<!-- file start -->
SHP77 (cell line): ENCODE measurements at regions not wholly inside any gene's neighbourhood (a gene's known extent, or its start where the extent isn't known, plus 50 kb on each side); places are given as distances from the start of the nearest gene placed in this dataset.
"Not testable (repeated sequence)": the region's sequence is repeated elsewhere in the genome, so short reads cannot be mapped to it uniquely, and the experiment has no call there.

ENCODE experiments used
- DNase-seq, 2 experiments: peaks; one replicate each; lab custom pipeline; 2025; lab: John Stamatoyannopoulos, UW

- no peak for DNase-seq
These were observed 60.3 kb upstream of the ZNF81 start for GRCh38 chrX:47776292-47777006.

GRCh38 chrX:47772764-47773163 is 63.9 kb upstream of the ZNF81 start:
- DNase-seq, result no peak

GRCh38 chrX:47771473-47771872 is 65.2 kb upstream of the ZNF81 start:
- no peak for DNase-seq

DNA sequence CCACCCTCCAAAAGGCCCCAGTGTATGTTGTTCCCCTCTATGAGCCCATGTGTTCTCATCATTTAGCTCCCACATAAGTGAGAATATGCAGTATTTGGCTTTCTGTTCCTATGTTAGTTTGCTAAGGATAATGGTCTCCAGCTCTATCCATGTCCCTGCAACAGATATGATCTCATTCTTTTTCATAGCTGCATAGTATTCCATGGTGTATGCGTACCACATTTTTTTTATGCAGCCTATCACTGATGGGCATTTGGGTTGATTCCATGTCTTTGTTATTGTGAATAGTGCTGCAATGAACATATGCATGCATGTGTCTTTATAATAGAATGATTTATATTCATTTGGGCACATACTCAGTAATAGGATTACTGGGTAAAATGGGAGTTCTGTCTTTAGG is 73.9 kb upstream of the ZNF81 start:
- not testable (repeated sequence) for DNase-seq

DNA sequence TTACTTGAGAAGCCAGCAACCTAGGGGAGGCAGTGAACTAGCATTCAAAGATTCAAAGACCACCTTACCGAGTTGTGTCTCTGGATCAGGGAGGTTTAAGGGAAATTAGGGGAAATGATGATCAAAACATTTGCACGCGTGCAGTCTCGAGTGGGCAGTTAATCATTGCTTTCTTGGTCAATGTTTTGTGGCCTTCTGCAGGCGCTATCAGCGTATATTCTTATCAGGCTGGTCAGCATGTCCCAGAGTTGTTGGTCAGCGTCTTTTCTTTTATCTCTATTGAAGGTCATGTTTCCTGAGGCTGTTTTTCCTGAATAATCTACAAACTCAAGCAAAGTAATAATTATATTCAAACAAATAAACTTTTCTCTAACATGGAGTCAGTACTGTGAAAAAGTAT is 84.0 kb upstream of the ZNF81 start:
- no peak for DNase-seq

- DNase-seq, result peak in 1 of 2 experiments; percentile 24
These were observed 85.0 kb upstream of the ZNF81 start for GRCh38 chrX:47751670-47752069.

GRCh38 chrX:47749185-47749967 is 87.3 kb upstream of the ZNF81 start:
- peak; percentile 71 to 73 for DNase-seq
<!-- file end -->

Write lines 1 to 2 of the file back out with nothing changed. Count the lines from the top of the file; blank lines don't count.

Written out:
SHP77 (cell line): ENCODE measurements at regions not wholly inside any gene's neighbourhood (a gene's known extent, or its start where the extent isn't known, plus 50 kb on each side); places are given as distances from the start of the nearest gene placed in this dataset.
"Not testable (repeated sequence)": the region's sequence is repeated elsewhere in the genome, so short reads cannot be mapped to it uniquely, and the experiment has no call there.